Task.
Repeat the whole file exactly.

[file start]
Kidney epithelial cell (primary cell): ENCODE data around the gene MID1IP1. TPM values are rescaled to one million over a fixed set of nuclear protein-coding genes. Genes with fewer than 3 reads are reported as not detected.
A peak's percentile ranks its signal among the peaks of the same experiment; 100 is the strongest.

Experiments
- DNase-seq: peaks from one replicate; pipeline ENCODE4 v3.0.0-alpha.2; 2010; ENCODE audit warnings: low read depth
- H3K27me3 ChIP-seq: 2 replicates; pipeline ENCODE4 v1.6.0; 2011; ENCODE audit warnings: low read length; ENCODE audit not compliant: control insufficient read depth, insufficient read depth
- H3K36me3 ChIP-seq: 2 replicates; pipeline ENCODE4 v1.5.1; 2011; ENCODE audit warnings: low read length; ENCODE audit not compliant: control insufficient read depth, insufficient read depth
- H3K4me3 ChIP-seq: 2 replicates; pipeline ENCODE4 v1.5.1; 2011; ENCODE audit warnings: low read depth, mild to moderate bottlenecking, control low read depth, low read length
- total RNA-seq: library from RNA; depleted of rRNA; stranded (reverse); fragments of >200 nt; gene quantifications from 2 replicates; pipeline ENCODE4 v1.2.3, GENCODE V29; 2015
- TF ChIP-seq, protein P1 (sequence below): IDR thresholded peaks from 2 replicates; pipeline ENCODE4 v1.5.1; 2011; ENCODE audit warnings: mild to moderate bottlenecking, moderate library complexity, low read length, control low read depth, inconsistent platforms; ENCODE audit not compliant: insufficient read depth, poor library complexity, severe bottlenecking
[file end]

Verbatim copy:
Kidney epithelial cell (primary cell): ENCODE data around the gene MID1IP1. TPM values are rescaled to one million over a fixed set of nuclear protein-coding genes. Genes with fewer than 3 reads are reported as not detected.
A peak's percentile ranks its signal among the peaks of the same experiment; 100 is the strongest.

Experiments
- DNase-seq: peaks from one replicate; pipeline ENCODE4 v3.0.0-alpha.2; 2010; ENCODE audit warnings: low read depth
- H3K27me3 ChIP-seq: 2 replicates; pipeline ENCODE4 v1.6.0; 2011; ENCODE audit warnings: low read length; ENCODE audit not compliant: control insufficient read depth, insufficient read depth
- H3K36me3 ChIP-seq: 2 replicates; pipeline ENCODE4 v1.5.1; 2011; ENCODE audit warnings: low read length; ENCODE audit not compliant: control insufficient read depth, insufficient read depth
- H3K4me3 ChIP-seq: 2 replicates; pipeline ENCODE4 v1.5.1; 2011; ENCODE audit warnings: low read depth, mild to moderate bottlenecking, control low read depth, low read length
- total RNA-seq: library from RNA; depleted of rRNA; stranded (reverse); fragments of >200 nt; gene quantifications from 2 replicates; pipeline ENCODE4 v1.2.3, GENCODE V29; 2015
- TF ChIP-seq, protein P1 (sequence below): IDR thresholded peaks from 2 replicates; pipeline ENCODE4 v1.5.1; 2011; ENCODE audit warnings: mild to moderate bottlenecking, moderate library complexity, low read length, control low read depth, inconsistent platforms; ENCODE audit not compliant: insufficient read depth, poor library complexity, severe bottlenecking